Economics Of Non-Violence And Peace

Posted: 11.11.2009
Updated on: 02.07.2015

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The objective of Modern Economics is not peace; nor is non- violence. Its goal is economic prosperity. It aims at certain objectives. It aims at everyone becoming rich - nobody to remain poor while man's primary needs are satisfied. It also wants that he acquire large resources.

Modern Economics does not, however, stop there. In order to fulfil the objective of pervasive prosperity, it also expects that desires, needs and production are expanded, and as a consequence thereof, it is accepted that greed should be promoted.

The strategy goal of communism has been to grab power, which should be rested in the hands of the economically weaker, backward or the working class. However, no proper consideration is given on how it is achieved. The purity of means does not matter at all. If power comes through fair means, well and good; however if it does not come through fair means, then it has to be acquired through any means.

Modern Economics too has the same approach. What matters to it is that prosperity is enhanced. And to acquire greater prosperity, greed and competition are the prerequisites. The expanding greed presupposes expanded needs, which call for expanding production. This, in turn, requires higher economic growth.

Economic growth calls for competition. In this context, peace and non-violence are relegated to a secondary position.

It can be easily admitted that the question of peace is not primary to Economics. Dr. Marshall and other economists who followed him have conceded that, while the question of morality may also be considered, rnorality was not an imperative.

Keynes said: When we become prosperous economically, then alone will arise the occasion to think about morality. The present is no proper time for that. Whatever is wrong today might also be useful at the moment. Economics is based on the concept of utility and, therefore, it does not consider there is anything wrong in that. What is useful is right and is desirable, it is maintained.

This then is the point of view of today's Economics. The question that emerges is, what was the view of Mahavira? Let us first discuss the Gandhian view before talking about Mahavira.

Mahatma Gandhi opposed certain aspects of communism. He opposed in particular two aspects, industrialism and concentration. He said that concentration of power and of capital tends to increase violence. Wherever power and capital get concentrated in the hands of a few, problems arise. This view of Gandhiji has come wholly true. Wherever concentration of power and capital took place, violence has intensified.

Gandhiji made another vital point. Any government, the foundation of which is based on violence, cannot survive. Communism would also not survive. Gandhiji's forecast made a few decades ago has turned out to be true. Based on violence, nothing can remain enduring. It is for a similar reason that he opposed industrialism.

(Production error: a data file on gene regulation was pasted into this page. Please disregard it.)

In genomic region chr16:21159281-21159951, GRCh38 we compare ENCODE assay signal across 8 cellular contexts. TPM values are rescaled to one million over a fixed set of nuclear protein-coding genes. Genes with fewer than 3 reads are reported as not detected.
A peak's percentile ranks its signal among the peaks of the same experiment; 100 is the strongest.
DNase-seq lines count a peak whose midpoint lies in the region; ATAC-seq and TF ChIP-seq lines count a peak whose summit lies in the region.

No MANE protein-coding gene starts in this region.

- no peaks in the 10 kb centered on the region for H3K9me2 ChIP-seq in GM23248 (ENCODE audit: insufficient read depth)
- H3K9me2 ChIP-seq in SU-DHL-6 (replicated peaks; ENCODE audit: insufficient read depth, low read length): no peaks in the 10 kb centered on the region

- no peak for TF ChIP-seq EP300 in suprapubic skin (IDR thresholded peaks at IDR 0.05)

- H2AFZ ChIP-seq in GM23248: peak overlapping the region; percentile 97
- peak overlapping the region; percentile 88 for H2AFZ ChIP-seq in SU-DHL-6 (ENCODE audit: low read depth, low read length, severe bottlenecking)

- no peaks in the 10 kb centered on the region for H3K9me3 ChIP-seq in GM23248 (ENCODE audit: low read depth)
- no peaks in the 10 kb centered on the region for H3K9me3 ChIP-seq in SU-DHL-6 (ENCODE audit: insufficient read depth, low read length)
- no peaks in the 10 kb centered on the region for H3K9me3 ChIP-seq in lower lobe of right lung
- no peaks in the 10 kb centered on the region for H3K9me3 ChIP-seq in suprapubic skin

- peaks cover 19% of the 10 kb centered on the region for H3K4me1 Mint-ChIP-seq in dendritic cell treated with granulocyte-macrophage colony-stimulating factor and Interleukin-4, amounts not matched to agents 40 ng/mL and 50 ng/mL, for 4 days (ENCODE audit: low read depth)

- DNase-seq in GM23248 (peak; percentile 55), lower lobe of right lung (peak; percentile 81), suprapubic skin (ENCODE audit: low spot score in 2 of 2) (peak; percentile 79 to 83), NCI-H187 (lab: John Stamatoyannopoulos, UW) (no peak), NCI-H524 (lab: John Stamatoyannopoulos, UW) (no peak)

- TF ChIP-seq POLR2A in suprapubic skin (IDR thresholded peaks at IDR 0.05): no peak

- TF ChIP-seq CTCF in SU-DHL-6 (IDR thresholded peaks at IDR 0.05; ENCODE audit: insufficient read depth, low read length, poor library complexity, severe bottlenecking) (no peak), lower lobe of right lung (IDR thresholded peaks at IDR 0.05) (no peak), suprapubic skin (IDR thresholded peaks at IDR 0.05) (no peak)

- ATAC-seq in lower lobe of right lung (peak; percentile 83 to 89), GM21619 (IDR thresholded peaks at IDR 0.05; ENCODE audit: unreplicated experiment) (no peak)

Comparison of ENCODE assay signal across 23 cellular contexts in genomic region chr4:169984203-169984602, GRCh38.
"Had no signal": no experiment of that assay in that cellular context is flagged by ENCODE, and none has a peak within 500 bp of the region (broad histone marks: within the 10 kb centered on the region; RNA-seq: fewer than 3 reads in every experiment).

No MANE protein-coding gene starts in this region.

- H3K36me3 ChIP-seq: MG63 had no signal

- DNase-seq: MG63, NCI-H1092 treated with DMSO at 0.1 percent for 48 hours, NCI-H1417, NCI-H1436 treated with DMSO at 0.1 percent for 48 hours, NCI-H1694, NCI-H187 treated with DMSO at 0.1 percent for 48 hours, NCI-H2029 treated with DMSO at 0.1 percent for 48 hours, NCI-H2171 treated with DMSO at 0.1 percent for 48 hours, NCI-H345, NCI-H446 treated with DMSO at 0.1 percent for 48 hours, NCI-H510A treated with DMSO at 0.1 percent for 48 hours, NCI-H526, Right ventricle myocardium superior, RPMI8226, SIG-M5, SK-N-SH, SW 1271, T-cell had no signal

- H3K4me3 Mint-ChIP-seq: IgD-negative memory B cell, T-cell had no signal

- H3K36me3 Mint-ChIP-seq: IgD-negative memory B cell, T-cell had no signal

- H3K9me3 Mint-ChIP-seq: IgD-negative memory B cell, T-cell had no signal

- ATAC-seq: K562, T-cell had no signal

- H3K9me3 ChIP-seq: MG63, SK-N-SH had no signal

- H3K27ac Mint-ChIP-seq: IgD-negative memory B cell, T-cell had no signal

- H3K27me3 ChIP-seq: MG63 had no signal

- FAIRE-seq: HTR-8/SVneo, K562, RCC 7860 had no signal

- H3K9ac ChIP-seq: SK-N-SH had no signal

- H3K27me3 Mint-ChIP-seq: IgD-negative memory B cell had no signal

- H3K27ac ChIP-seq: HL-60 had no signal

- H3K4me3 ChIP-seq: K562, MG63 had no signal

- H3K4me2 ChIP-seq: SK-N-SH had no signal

Industrialism, in its ultimate analysis, is only a variation of economic slavery; it is one of its synonyms. As industries become centralized, economic slavery will prevail. This will lead to exploitation. Exploitation would not be limited to one country but it will extend to exploitation of one nation by another. The nation with increased industrial capacity will use that power to exploit other nations.

With industrialism two other things go together: Power, and exploitation through power and violence. Where industrialism gets a free hand, the problems of conflict and war are also created. In opposing industrialism, therefore, Mahatma Gandhi called for decentralized industry; in opposing concentration of capital, he advocated dispersal of capital and trusteeship. This really means that Gandhiji propounded non-violence and peace.

Let us now proceed towards Mahavira. The main issues before Mahavira were those of self-control, peace and non- violence. He maintained that where self-restraint and peace prevail non-violence is also ensured. Economics is moored in the fulfilment of wants. What is aimed at is that the people should be able to satisfy their wants. Satisfaction and enjoyment have remained the main targets of Economics.

Hedonism has been a philosophical concept. In the West, a considerable amount of thinking has been devoted to the hedonistic point of view. That point of view has been prevalent in India too. But along with that, there has also been another point of view and that is happiness. Happiness is attainable. But it is somehow not achieved.

To Mahavira, the question of satisfaction and comfort was secondary; the question of peace was primary. When the objective of peace becomes primary, the whole approach changes. When peace is primary, the purity of means also gains supremacy.

Mahavira did not prescribe abrogation of all possessions for a normal family, since it was not a practical proposition. How could a religious preacher talk impossible things? From the point of view of anekanta, he prescribed a middle course a societal person cannot give up all but he should control desires and consider purity of means in earning his income and wealth..

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